Easy way to perform image processing with Python.


The knowledge and understanding of this world comes from data analysis and images are a substantial part of this data. Before they can be used, these digital images must be processed and played around in order to improve their visual quality and extract some information that can be put to use.

Python is a cool and modern choice for these types of image processing tasks due to its growing popularity as a scientific programming language and the free availability of many recent image processing libraries in its ecosystem.

Open Source Computer Vision Library or simply OpenCV is one of the most widely used libraries for computer vision applications. It is a great choice to perform computationally intensive computer vision tasks and used in the following examples.



Convert single image to grayscale with OpenCV:



import cv2

color = cv2.imread('bratusnet.jpeg', 0)
cv2.imwrite('bratusnet-gray.jpeg', color)
print('image converted')

OUT: image converted


Convert several images to grayscale with OpenCV:



import os
import cv2

images = os.listdir('img')
for image in images:
  # print(image)
  gray = cv2.imread(f'img/{image}', 0)
  # print(gray)
  cv2.imwrite(f'grayscaled/gray-{image}', gray)

print('images are converted')  

OUT: images are converted


Image resize with OpenCV:



import cv2

#scale=1/10
def calculate_size(scale_percentage, width, height):
  new_width = int(width * scale_percentage / 10)
  new_height = int(height * scale_percentage / 10)
  print("New Dimensions:", new_width, new_height)
  return (new_width, new_height)


def resize(image_path, scale_percentage, resized_path):
  image = cv2.imread(image_path)
  new_dim = calculate_size(scale_percentage, image.shape[1], image.shape[0])
  resized_image = cv2.resize(image, new_dim)
  cv2.imwrite(resized_path, resized_image)

resize('bratusnet.jpeg', 10, 'resized-bratusnet.jpeg')

print("Image resized")

OUT: New Dimensions: 438 779
Image resized


Several images resize with OpenCV:



import cv2
import os

#scale=1/10
def calculate_size(scale_percentage, width, height):
  new_width = int(width * scale_percentage / 10)
  new_height = int(height * scale_percentage / 10)
 #print("New Dimensions:", new_width, new_height)
  return (new_width, new_height)


def resize(image_path, scale_percentage, resized_path):
  image = cv2.imread(image_path)
  new_dim = calculate_size(scale_percentage, image.shape[1], image.shape[0])
  resized_image = cv2.resize(image, new_dim)
  cv2.imwrite(resized_path, resized_image)

images = os.listdir('images')
for image in images:
  resize(f'images/{image}', 10, f'resized/resized-{image}')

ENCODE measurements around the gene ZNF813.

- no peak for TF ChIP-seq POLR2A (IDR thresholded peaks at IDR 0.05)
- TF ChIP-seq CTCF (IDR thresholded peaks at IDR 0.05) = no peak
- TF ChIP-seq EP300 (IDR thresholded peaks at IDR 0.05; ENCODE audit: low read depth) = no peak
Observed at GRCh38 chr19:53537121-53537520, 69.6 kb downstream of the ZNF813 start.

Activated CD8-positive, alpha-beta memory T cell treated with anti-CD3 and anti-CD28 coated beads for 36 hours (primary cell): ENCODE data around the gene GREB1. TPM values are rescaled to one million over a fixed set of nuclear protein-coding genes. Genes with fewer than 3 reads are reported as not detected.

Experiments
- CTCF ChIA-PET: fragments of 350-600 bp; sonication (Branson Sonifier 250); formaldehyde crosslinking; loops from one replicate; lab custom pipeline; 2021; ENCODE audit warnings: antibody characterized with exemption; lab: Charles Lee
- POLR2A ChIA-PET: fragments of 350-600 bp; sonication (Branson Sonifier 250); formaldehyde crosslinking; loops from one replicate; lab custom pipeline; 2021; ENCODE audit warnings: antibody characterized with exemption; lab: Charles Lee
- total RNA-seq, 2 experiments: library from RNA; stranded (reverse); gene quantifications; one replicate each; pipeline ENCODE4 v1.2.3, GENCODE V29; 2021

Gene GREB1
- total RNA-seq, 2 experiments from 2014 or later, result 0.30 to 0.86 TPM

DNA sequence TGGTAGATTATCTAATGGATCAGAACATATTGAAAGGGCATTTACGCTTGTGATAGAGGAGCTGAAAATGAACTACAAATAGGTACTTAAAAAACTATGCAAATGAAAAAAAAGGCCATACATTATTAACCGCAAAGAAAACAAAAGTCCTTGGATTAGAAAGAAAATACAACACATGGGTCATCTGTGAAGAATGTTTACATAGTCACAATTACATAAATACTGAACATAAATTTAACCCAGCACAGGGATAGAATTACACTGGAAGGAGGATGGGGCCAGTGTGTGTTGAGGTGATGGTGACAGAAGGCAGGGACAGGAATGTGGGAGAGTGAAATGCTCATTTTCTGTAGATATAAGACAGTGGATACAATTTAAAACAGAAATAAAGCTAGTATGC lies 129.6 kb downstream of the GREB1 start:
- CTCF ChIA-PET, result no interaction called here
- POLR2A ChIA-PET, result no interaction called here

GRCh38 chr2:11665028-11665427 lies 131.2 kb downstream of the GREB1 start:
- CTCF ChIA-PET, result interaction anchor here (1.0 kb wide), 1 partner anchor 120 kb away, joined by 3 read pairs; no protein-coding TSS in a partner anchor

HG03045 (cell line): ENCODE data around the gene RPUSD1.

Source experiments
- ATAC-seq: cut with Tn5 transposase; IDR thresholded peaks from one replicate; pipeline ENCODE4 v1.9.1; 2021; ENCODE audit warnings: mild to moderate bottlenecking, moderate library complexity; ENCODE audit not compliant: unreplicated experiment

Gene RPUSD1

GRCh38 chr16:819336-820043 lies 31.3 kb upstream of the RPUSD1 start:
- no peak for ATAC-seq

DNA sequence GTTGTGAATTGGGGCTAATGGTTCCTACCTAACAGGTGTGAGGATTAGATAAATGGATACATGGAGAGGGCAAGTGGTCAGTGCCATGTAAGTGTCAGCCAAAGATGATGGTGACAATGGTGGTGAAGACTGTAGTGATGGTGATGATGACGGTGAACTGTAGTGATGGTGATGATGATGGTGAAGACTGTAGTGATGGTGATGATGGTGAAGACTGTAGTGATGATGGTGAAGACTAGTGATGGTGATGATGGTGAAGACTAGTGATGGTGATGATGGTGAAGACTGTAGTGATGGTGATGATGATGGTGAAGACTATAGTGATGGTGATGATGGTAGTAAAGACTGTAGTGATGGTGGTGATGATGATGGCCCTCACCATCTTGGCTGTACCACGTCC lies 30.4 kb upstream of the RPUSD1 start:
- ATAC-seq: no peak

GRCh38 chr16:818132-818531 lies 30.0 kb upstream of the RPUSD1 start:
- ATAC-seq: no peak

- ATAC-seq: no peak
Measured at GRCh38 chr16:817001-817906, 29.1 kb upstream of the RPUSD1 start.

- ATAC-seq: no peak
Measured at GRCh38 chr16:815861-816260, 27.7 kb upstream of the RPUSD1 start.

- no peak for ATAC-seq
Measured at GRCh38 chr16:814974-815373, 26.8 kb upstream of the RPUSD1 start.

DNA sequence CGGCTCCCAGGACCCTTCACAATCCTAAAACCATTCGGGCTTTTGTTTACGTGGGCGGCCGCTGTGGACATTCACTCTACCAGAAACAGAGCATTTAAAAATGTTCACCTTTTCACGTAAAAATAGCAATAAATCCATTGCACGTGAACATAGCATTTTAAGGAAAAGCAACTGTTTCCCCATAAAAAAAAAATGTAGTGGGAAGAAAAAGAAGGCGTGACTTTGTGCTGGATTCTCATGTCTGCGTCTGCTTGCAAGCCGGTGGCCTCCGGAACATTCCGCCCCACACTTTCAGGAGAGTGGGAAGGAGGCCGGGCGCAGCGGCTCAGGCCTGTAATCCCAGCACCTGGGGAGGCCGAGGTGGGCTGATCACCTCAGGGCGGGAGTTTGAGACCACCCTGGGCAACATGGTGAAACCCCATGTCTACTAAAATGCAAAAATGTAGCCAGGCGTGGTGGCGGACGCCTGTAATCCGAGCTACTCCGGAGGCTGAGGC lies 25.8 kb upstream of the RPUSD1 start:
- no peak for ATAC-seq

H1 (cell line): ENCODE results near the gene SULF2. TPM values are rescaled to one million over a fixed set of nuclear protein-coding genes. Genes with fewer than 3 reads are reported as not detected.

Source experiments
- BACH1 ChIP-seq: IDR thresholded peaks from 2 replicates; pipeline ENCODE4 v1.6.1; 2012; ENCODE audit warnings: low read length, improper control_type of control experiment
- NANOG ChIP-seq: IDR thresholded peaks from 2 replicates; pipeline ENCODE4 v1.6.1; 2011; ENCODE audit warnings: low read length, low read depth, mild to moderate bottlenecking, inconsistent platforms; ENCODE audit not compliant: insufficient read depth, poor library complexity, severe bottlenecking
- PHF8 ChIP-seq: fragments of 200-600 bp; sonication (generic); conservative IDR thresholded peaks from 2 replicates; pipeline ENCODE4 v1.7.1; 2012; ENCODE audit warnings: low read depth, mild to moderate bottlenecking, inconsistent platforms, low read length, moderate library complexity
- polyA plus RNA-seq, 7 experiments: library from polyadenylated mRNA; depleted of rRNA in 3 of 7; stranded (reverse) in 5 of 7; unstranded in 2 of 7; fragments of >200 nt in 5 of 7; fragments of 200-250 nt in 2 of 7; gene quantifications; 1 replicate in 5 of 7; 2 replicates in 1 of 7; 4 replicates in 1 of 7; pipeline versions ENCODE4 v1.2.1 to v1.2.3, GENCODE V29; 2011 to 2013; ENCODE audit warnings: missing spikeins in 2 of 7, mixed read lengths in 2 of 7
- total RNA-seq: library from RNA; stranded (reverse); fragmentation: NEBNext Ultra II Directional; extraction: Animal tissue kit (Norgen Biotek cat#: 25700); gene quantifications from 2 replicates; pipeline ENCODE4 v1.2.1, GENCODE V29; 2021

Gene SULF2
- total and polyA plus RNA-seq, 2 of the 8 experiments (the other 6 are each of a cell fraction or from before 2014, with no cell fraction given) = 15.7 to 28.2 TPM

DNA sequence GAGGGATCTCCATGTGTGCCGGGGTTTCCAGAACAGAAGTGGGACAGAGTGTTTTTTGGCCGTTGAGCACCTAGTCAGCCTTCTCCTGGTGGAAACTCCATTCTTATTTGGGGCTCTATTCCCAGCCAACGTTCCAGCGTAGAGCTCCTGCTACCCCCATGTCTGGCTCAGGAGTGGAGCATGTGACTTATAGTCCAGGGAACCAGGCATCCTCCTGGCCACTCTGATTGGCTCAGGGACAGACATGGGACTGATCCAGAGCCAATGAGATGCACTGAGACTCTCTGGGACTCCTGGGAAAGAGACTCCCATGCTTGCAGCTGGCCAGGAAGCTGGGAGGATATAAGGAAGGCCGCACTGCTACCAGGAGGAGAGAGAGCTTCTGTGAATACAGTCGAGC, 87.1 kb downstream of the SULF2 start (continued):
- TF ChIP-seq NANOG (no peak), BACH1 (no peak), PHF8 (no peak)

print("Images are resized")

OUT: Images are resized


Detect faces in images with OpenCV:



import cv2

#you will need faces.xml cascade classifier for face detection
image = cv2.imread('humans.jpeg', 1)
face_cascade = cv2.CascadeClassifier('faces.xml')

faces = face_cascade.detectMultiScale(image, 1.1, 4)
# print(faces)

for (x, y, w, h) in faces:
  cv2.rectangle(image, (x, y), (x+w, y+h), (255, 255, 255), 4)

cv2.imwrite('faces_detected.jpeg', image)
print('image with faces created')

OUT: image with faces created


Changing background:


The background of original image should be monochrome or approximately the same color.



import cv2
import numpy as np

foreground = cv2.imread("source.jpeg")
background = cv2.imread("back.jpeg")

# print(foreground[40, 40])
width = foreground.shape[1]
height = foreground.shape[0]
# print(foreground.shape)


resized_background = cv2.resize(background, (width, height))

for i in range(width):
  for j in range(height):
    pixel = foreground[j, i]
    # print(type(pixel))
    if np.any(pixel == [1, 255, 0]):
      foreground[j, i] = resized_background[j, i]

cv2.imwrite('output.jpeg', foreground)

print('background added !!!')
    

OUT: background added !!!


Putting watermark on original image:



import cv2

# Load the two images
image = cv2.imread('original.jpeg')
watermark = cv2.imread('watermark.png')

# print(watermark.shape)

x = image.shape[1] - watermark.shape[1]
y = image.shape[0] - watermark.shape[0]

watermark_place = image[y:, x:]
cv2.imwrite('watermark_place.jpeg', watermark_place) 
# print(watermark_place.shape)

blend = cv2.addWeighted(watermark_place, 0.5, watermark, 0.5, 0)
cv2.imwrite('mix.jpeg', blend)

image[y:, x:] = blend
cv2.imwrite('origin-watermark.jpeg', image)

print('watermark added !!!')

OUT: watermark added !!!




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